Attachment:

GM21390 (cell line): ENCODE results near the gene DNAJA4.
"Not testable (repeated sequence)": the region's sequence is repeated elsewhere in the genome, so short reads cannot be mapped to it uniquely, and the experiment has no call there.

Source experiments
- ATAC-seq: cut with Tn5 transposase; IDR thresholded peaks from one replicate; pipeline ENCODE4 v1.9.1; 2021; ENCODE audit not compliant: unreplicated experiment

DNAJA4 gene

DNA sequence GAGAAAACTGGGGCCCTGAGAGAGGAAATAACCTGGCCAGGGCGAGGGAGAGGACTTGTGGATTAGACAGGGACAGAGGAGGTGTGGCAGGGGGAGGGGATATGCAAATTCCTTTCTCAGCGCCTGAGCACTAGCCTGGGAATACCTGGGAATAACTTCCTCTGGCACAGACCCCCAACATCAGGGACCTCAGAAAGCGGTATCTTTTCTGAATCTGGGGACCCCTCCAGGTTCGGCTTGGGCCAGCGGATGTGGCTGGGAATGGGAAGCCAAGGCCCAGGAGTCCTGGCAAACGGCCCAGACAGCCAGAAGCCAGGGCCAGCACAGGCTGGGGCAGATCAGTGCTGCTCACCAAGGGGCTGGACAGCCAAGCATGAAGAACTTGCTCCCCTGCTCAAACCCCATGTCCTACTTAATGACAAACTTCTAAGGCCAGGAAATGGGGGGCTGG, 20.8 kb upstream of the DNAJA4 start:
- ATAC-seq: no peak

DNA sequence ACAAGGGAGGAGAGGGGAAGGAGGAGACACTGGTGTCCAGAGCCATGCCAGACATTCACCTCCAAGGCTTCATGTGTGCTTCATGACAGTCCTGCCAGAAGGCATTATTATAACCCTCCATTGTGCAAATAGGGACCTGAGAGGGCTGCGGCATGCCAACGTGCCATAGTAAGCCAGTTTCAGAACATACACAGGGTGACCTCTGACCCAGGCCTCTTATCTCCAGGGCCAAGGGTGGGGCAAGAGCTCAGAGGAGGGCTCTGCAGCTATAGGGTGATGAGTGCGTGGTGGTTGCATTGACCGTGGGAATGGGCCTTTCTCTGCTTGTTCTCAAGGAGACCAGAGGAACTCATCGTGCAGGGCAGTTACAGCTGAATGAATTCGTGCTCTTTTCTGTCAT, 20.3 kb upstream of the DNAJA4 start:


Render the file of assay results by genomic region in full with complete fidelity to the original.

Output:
GM21390 (cell line): ENCODE results near the gene DNAJA4.
"Not testable (repeated sequence)": the region's sequence is repeated elsewhere in the genome, so short reads cannot be mapped to it uniquely, and the experiment has no call there.

Source experiments
- ATAC-seq: cut with Tn5 transposase; IDR thresholded peaks from one replicate; pipeline ENCODE4 v1.9.1; 2021; ENCODE audit not compliant: unreplicated experiment

DNAJA4 gene

DNA sequence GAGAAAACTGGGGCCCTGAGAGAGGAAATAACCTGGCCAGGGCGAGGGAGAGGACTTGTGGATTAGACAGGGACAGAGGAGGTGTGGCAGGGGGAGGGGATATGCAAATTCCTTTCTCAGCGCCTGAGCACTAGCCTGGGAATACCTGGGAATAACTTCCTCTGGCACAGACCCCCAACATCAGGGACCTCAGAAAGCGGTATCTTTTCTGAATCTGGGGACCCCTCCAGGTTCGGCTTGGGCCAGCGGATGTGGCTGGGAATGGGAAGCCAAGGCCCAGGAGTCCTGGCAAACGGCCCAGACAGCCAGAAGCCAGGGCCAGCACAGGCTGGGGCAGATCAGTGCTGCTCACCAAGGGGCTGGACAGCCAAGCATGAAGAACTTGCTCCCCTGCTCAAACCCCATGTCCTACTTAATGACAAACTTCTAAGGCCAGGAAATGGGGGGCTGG, 20.8 kb upstream of the DNAJA4 start:
- ATAC-seq: no peak

DNA sequence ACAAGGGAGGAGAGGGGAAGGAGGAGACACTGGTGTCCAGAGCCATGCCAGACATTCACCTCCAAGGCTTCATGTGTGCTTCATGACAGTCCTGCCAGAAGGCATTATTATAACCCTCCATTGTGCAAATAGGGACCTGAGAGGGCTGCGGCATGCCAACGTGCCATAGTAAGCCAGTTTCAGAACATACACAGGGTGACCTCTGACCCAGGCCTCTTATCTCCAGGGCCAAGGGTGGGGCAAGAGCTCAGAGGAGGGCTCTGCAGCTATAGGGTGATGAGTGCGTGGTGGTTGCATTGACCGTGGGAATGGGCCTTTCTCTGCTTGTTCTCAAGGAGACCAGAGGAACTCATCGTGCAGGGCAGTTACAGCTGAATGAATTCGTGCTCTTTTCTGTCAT, 20.3 kb upstream of the DNAJA4 start: